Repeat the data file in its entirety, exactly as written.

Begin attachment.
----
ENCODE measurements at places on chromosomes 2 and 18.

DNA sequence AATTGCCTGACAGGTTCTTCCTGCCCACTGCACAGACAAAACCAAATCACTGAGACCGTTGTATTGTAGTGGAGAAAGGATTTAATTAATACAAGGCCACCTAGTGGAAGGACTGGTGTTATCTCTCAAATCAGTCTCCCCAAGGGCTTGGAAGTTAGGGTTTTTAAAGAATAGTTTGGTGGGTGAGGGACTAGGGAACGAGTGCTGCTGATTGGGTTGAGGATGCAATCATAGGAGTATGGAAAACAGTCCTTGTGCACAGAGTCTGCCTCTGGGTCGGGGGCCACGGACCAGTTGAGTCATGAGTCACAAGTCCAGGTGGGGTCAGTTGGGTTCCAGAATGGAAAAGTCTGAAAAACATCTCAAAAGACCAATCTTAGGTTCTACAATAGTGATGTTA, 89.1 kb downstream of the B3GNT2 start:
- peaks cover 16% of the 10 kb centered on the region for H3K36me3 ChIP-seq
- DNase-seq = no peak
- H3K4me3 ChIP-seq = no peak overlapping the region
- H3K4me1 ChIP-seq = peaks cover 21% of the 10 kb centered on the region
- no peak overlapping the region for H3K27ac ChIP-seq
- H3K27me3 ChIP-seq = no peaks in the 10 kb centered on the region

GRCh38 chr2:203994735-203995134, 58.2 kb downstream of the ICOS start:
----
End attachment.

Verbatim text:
ENCODE measurements at places on chromosomes 2 and 18.

DNA sequence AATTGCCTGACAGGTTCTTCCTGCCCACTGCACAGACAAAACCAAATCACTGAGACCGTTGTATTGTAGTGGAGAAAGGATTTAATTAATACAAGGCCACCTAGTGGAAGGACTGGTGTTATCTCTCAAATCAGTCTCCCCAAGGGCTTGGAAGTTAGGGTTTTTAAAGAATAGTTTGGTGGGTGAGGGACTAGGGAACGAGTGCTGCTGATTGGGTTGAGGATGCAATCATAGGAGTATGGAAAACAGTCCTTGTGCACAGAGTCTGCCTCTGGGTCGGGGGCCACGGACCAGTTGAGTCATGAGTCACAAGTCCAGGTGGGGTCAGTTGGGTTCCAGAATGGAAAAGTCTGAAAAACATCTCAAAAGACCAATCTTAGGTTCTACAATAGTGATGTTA, 89.1 kb downstream of the B3GNT2 start:
- peaks cover 16% of the 10 kb centered on the region for H3K36me3 ChIP-seq
- DNase-seq = no peak
- H3K4me3 ChIP-seq = no peak overlapping the region
- H3K4me1 ChIP-seq = peaks cover 21% of the 10 kb centered on the region
- no peak overlapping the region for H3K27ac ChIP-seq
- H3K27me3 ChIP-seq = no peaks in the 10 kb centered on the region

GRCh38 chr2:203994735-203995134, 58.2 kb downstream of the ICOS start: